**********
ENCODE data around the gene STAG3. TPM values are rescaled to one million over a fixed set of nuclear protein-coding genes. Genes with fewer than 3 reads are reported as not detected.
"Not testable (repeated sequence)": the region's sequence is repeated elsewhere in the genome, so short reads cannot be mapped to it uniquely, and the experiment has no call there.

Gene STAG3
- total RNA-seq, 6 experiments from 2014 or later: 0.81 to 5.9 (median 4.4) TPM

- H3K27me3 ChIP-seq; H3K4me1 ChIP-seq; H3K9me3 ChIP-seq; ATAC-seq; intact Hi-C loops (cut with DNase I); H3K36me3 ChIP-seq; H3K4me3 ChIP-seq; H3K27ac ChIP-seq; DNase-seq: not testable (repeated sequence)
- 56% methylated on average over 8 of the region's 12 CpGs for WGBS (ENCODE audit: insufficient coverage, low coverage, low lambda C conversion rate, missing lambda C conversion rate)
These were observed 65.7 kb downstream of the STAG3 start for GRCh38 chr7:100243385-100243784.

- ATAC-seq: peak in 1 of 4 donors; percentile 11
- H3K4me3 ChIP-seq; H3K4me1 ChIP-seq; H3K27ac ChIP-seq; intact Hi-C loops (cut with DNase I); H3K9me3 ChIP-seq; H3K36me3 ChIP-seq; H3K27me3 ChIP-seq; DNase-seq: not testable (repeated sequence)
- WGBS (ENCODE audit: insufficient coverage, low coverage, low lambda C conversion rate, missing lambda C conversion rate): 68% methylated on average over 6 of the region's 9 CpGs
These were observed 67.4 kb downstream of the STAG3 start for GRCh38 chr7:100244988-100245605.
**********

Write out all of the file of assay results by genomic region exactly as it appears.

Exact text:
ENCODE data around the gene STAG3. TPM values are rescaled to one million over a fixed set of nuclear protein-coding genes. Genes with fewer than 3 reads are reported as not detected.
"Not testable (repeated sequence)": the region's sequence is repeated elsewhere in the genome, so short reads cannot be mapped to it uniquely, and the experiment has no call there.

Gene STAG3
- total RNA-seq, 6 experiments from 2014 or later: 0.81 to 5.9 (median 4.4) TPM

- H3K27me3 ChIP-seq; H3K4me1 ChIP-seq; H3K9me3 ChIP-seq; ATAC-seq; intact Hi-C loops (cut with DNase I); H3K36me3 ChIP-seq; H3K4me3 ChIP-seq; H3K27ac ChIP-seq; DNase-seq: not testable (repeated sequence)
- 56% methylated on average over 8 of the region's 12 CpGs for WGBS (ENCODE audit: insufficient coverage, low coverage, low lambda C conversion rate, missing lambda C conversion rate)
These were observed 65.7 kb downstream of the STAG3 start for GRCh38 chr7:100243385-100243784.

- ATAC-seq: peak in 1 of 4 donors; percentile 11
- H3K4me3 ChIP-seq; H3K4me1 ChIP-seq; H3K27ac ChIP-seq; intact Hi-C loops (cut with DNase I); H3K9me3 ChIP-seq; H3K36me3 ChIP-seq; H3K27me3 ChIP-seq; DNase-seq: not testable (repeated sequence)
- WGBS (ENCODE audit: insufficient coverage, low coverage, low lambda C conversion rate, missing lambda C conversion rate): 68% methylated on average over 6 of the region's 9 CpGs
These were observed 67.4 kb downstream of the STAG3 start for GRCh38 chr7:100244988-100245605.